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Noah Hajec, with the Chico Area Recreation and Park District, shares why rec centers should make space for esports in community recreation.

In recent years, esports has become a growing trend and some rec centers have started implementing it in their facilities.  One of these facilities is the Chico Area Recreation and Park District, located in Chico, California.

“Esports has been growing exponentially over the last several years, with high schools and colleges developing programs,” said Noah Hajec, the recreation supervisor at the Chico Area Recreation and Park District. “It has been giving a large population an opportunity to not only participate in an activity that they enjoy, but also open an avenue for career development.”

The Chico Area Recreation and Park District decided to jump on the trend because they said it creates an inclusive environment where age and physical ability don’t deter participation. Hajec believes a large part of their community plays video games and they’d like to bring them all together in a fun, competitive and safe environment. Additionally, an esports program provides kids and teens the opportunity to work on communication, collaboration, critical thinking and creativity.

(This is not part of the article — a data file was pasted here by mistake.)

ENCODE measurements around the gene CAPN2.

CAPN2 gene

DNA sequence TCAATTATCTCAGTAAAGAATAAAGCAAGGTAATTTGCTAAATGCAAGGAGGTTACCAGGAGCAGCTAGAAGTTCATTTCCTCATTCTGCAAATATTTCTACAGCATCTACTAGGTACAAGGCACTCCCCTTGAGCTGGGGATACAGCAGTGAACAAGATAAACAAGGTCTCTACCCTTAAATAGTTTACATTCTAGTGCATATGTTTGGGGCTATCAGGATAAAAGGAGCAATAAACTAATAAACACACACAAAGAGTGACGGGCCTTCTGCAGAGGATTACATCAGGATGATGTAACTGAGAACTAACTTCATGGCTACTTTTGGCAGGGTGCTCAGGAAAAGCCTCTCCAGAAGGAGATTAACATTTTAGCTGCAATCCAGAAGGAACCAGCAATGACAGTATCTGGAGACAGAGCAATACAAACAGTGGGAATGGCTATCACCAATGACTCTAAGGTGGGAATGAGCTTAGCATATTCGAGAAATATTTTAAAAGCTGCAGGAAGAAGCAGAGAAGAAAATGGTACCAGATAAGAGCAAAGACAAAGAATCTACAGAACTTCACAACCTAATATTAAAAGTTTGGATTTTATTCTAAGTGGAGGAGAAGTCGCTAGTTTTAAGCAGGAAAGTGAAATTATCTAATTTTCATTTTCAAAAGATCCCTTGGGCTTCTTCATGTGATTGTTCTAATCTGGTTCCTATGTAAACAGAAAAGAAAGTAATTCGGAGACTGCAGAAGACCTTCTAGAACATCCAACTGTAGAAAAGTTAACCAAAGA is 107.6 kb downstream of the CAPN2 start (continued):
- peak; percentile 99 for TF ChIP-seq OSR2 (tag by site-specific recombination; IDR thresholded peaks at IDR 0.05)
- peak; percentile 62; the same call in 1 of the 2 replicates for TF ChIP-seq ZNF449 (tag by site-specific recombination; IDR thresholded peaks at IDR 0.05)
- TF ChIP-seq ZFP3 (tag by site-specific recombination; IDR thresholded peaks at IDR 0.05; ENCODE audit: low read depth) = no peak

According to Hajec, rec departments have the responsibility to provide recreational outlets for their community, and their goal is to offer programming that is varied and inclusive of their diverse population.

“Historically, teens have been the toughest group for rec departments and centers to reach,” said Hajec. “Esports is an opportunity to get that population back into the mix. It also provides a social outlet and safe place for people to go and participate with other like-minded individuals.”

The esports program at the Chico Area Recreation and Park District is still in the very early stages, but Hajec recommends other recreation facilities get on board.

“I would suggest to any rec agency who is on the fence to find one or two people who have esports knowledge and just take the leap with one program — in our case, a tournament,” said Hajec. “The three main things to have in place are location, equipment and at least one esports expert. Once we decided on a program, a Madden Tournament, we proceeded as if we were running any new recreational activity.”

While esports in community recreation may be an out-of-the-box program for your facility, it can get teens back into your facility, where they feel both wanted and included.

Taylor Brown

Taylor Brown is the assistant editor of Community Rec Magazine. She can be reached at taylor@peakemedia.com.

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